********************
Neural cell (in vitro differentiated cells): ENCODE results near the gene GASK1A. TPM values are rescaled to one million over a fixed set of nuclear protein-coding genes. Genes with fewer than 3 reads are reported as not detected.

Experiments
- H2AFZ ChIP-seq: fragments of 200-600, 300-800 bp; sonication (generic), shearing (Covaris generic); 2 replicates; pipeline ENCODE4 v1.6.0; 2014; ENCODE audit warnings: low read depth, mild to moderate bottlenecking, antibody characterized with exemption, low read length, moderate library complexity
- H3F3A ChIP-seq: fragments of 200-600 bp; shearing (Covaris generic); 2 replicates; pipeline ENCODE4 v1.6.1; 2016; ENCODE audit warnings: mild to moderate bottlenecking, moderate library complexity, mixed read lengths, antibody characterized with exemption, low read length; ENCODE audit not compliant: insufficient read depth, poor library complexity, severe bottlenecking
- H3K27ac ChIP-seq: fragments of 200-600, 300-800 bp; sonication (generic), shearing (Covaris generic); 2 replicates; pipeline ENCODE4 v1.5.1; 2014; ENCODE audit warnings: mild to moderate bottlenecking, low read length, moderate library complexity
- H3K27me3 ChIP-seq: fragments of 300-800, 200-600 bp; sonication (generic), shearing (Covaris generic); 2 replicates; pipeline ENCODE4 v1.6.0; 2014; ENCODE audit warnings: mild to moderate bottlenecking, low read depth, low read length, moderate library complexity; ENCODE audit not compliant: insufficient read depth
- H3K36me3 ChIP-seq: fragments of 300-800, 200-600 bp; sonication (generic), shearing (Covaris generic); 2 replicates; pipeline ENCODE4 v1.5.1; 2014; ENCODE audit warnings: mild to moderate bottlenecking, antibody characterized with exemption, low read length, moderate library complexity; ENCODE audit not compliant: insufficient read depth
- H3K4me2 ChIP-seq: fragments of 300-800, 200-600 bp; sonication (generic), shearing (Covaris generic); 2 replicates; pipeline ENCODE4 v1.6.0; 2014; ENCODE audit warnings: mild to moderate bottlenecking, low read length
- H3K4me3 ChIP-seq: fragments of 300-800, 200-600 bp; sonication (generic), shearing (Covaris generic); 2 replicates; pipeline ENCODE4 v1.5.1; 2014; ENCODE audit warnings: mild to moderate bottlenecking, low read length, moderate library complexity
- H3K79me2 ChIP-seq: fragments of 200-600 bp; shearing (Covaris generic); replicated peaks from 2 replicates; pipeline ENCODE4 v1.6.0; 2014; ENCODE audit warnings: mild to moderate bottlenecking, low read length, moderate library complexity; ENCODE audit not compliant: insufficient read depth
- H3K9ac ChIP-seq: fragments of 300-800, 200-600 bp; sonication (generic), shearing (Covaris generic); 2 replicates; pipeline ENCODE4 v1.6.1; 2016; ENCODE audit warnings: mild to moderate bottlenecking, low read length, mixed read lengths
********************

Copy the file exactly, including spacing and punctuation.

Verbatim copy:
Neural cell (in vitro differentiated cells): ENCODE results near the gene GASK1A. TPM values are rescaled to one million over a fixed set of nuclear protein-coding genes. Genes with fewer than 3 reads are reported as not detected.

Experiments
- H2AFZ ChIP-seq: fragments of 200-600, 300-800 bp; sonication (generic), shearing (Covaris generic); 2 replicates; pipeline ENCODE4 v1.6.0; 2014; ENCODE audit warnings: low read depth, mild to moderate bottlenecking, antibody characterized with exemption, low read length, moderate library complexity
- H3F3A ChIP-seq: fragments of 200-600 bp; shearing (Covaris generic); 2 replicates; pipeline ENCODE4 v1.6.1; 2016; ENCODE audit warnings: mild to moderate bottlenecking, moderate library complexity, mixed read lengths, antibody characterized with exemption, low read length; ENCODE audit not compliant: insufficient read depth, poor library complexity, severe bottlenecking
- H3K27ac ChIP-seq: fragments of 200-600, 300-800 bp; sonication (generic), shearing (Covaris generic); 2 replicates; pipeline ENCODE4 v1.5.1; 2014; ENCODE audit warnings: mild to moderate bottlenecking, low read length, moderate library complexity
- H3K27me3 ChIP-seq: fragments of 300-800, 200-600 bp; sonication (generic), shearing (Covaris generic); 2 replicates; pipeline ENCODE4 v1.6.0; 2014; ENCODE audit warnings: mild to moderate bottlenecking, low read depth, low read length, moderate library complexity; ENCODE audit not compliant: insufficient read depth
- H3K36me3 ChIP-seq: fragments of 300-800, 200-600 bp; sonication (generic), shearing (Covaris generic); 2 replicates; pipeline ENCODE4 v1.5.1; 2014; ENCODE audit warnings: mild to moderate bottlenecking, antibody characterized with exemption, low read length, moderate library complexity; ENCODE audit not compliant: insufficient read depth
- H3K4me2 ChIP-seq: fragments of 300-800, 200-600 bp; sonication (generic), shearing (Covaris generic); 2 replicates; pipeline ENCODE4 v1.6.0; 2014; ENCODE audit warnings: mild to moderate bottlenecking, low read length
- H3K4me3 ChIP-seq: fragments of 300-800, 200-600 bp; sonication (generic), shearing (Covaris generic); 2 replicates; pipeline ENCODE4 v1.5.1; 2014; ENCODE audit warnings: mild to moderate bottlenecking, low read length, moderate library complexity
- H3K79me2 ChIP-seq: fragments of 200-600 bp; shearing (Covaris generic); replicated peaks from 2 replicates; pipeline ENCODE4 v1.6.0; 2014; ENCODE audit warnings: mild to moderate bottlenecking, low read length, moderate library complexity; ENCODE audit not compliant: insufficient read depth
- H3K9ac ChIP-seq: fragments of 300-800, 200-600 bp; sonication (generic), shearing (Covaris generic); 2 replicates; pipeline ENCODE4 v1.6.1; 2016; ENCODE audit warnings: mild to moderate bottlenecking, low read length, mixed read lengths